Emma Thompson is going to be very busy this awards season. She delivers an extraordinarily brilliant, intensely moving, enchantingly witty, and remarkably vulnerable performance as High Court judge Fiona Maye in The Children Act. She is one of those rare compelling performers that allows an audience to simply enjoy watching her think.
The usually stoic Maye is fittingly referred to as “My Lady” in the courtroom. As My Lady, Maye appears professional, reserved, objective and very well informed. With the help of her devoted and diligent clerk, Nigel (Jason Watkins shines in this poignant supporting role), she tirelessly researches every case because a child’s life is often on the line.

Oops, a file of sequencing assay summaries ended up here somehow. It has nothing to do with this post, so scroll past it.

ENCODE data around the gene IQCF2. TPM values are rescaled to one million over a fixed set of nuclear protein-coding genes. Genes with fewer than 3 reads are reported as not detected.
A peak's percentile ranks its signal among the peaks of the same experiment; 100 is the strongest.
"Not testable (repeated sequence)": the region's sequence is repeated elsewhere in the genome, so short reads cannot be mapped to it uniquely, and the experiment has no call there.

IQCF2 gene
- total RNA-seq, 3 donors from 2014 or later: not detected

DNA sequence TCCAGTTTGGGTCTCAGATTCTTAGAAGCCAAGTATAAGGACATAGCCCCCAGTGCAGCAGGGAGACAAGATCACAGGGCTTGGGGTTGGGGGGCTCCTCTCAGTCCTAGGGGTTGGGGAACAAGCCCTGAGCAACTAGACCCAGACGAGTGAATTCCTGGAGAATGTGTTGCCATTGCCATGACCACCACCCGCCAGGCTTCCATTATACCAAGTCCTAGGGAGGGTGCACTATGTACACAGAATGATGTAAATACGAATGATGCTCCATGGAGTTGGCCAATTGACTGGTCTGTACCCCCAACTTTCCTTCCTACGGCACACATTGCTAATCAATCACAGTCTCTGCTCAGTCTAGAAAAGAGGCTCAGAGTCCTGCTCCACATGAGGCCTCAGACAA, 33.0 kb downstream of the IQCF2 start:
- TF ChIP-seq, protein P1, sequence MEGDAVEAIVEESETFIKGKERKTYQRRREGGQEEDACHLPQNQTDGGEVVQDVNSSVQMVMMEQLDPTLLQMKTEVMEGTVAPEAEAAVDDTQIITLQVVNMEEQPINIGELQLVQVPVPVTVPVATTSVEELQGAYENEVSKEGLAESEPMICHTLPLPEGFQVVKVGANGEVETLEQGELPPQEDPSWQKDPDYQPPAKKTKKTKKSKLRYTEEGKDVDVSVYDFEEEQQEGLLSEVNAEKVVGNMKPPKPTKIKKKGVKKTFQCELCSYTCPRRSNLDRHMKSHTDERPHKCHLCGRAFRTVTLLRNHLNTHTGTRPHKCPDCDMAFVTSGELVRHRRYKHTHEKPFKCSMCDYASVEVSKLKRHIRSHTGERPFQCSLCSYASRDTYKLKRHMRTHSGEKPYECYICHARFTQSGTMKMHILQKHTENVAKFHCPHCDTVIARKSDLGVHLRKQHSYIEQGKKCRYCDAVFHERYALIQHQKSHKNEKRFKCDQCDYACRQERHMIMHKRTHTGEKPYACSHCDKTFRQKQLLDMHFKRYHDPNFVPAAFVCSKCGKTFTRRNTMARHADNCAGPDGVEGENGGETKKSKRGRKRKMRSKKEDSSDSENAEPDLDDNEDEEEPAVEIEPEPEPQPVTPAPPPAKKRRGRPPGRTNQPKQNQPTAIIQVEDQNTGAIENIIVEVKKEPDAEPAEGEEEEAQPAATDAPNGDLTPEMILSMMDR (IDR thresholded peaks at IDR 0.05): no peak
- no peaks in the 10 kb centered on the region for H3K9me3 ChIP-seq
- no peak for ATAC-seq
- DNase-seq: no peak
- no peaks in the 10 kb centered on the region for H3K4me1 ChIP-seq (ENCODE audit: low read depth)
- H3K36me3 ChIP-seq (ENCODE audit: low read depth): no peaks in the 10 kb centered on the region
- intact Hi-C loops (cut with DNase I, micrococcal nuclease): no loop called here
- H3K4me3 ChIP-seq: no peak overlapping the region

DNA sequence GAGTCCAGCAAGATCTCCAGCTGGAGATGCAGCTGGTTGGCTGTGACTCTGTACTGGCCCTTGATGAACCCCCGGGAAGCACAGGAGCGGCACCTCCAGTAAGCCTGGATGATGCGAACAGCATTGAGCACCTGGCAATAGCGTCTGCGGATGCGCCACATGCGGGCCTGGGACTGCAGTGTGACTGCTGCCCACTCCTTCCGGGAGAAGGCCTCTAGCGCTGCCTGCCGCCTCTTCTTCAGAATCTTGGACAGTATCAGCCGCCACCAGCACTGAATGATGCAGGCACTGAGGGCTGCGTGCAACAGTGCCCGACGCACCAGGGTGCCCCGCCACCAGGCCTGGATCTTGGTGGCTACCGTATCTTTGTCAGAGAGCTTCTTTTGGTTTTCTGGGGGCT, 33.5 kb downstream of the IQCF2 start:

Adam (Dunkirk’s phenomenal Fionn Whitehead) is two months shy of his eighteenth birthday when he is diagnosed with leukemia and in need of a blood transfusion. As a Jehovah’s Witness, his family believes blood is sacred. Mixing the blood of different people is blasphemy, so Adam refuses treatment. His parents cannot change his mind and the hospital has a duty to save his life. Adam’s fate rests in My Lady’s hands. After hearing about how special Adam is in court, she makes the unconventional decision to visit the boy in person.
Read the full review on Film Threat: http://filmthreat.com/reviews/the-children-act/